Identity, Belonging, and Redemption in Sport
During LeBron James’s first stint in Cleveland, his image was glorified across an entire downtown building with the words “We Are All Witnesses” graven above his outstretched hands. The connection was clear: This was the second coming, the long-awaited advent of His Airness, Michael Jordan. The oversized poster, part of a massive Nike sponsorship, featured James’s signature move, tossing chalk into the air at the scorer’s table, and wearing number 23—all pages out of Jordan’s playbook.
The city of Cleveland responded with enormous support: Their king had come. Ticket prices skyrocketed, #23 jerseys flew off the shelves, and the wins began to pile up. But when James, branded in his teenage years by Sports Illustrated as “The Chosen One,” infamously announced he was taking his talents to South Beach, Cleveland revolted. Fans burned his jersey in the streets, and the team’s owner blasted James in an open letter, noting the player’s “cowardly betrayal,” as demonstrated by the “narcissistic, self-promotional” decision.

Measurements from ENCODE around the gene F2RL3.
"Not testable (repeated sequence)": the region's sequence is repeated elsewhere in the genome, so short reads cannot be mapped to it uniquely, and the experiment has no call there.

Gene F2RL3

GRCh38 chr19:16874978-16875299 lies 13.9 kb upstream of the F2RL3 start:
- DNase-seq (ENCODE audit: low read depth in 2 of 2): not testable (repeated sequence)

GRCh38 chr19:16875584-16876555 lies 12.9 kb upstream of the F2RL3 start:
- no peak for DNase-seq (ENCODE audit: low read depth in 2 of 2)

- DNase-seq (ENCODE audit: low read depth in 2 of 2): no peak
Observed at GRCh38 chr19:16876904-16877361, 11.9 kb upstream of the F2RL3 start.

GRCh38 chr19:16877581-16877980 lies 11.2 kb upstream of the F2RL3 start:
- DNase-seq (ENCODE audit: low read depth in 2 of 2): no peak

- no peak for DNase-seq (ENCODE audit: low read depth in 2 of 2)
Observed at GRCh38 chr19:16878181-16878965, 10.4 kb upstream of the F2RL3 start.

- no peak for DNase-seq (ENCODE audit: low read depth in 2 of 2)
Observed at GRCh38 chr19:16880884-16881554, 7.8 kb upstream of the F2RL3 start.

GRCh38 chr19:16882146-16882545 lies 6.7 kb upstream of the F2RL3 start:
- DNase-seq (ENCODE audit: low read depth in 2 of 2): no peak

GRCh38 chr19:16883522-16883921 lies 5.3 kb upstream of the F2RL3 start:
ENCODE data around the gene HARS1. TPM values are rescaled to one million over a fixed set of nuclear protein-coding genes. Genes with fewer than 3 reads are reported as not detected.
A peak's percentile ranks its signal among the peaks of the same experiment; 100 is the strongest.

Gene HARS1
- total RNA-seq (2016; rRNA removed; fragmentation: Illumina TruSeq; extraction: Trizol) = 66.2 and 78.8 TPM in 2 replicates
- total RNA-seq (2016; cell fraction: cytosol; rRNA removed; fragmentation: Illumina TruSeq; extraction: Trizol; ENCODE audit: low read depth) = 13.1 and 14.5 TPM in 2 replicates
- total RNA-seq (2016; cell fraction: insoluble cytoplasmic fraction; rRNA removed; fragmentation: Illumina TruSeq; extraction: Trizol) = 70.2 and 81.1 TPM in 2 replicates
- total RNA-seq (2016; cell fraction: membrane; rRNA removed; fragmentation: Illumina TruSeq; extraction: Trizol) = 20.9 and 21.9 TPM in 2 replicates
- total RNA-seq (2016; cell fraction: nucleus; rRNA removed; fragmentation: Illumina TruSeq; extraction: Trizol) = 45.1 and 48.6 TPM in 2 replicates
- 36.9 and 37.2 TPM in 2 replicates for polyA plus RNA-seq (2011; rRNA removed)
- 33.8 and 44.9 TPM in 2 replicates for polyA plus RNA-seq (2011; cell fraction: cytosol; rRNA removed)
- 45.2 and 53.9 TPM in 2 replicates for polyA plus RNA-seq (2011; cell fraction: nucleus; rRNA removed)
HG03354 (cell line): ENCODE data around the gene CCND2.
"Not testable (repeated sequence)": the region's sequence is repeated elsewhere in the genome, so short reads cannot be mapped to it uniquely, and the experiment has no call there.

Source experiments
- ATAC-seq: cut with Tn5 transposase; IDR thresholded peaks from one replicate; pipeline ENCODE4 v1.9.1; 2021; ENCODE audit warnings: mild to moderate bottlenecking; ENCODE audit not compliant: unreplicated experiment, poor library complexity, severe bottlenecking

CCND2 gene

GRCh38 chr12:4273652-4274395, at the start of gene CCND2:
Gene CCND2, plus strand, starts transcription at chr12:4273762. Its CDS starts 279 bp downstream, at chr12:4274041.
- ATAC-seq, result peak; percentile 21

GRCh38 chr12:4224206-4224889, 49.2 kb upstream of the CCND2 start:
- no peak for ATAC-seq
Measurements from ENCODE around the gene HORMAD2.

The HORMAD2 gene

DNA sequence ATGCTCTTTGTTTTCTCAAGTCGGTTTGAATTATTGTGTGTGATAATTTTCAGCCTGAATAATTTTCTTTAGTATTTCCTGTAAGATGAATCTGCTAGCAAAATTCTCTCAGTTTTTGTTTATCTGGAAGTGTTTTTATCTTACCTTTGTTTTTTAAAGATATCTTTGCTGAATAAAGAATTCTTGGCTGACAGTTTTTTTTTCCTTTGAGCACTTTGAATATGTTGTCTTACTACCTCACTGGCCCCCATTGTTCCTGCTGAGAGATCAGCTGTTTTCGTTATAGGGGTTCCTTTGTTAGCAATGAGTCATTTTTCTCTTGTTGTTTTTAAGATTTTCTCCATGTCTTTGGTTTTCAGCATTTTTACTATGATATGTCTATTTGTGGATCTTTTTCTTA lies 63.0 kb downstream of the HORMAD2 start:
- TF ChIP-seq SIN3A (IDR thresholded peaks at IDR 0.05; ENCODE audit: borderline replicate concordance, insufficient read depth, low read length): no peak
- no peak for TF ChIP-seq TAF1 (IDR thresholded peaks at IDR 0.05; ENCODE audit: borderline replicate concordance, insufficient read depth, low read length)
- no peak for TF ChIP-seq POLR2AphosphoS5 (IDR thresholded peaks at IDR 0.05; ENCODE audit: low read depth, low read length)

Four years later, of course, James decided to return and Cleveland woke up with the king. The team finally took down “the letter” from its official Web site, and fans happily bought hundreds of thousands of new #23 jerseys. Cleveland’s prodigal son came home, and all was forgiven.
Why did Cleveland feel so betrayed by James’s move to Miami, and so vindicated by his return? Why do we sports fans identify so deeply with our sports teams?
The answer is simple: There are no such things as spectator sports, and we are more than witnesses. To borrow the phrase, we are all participants.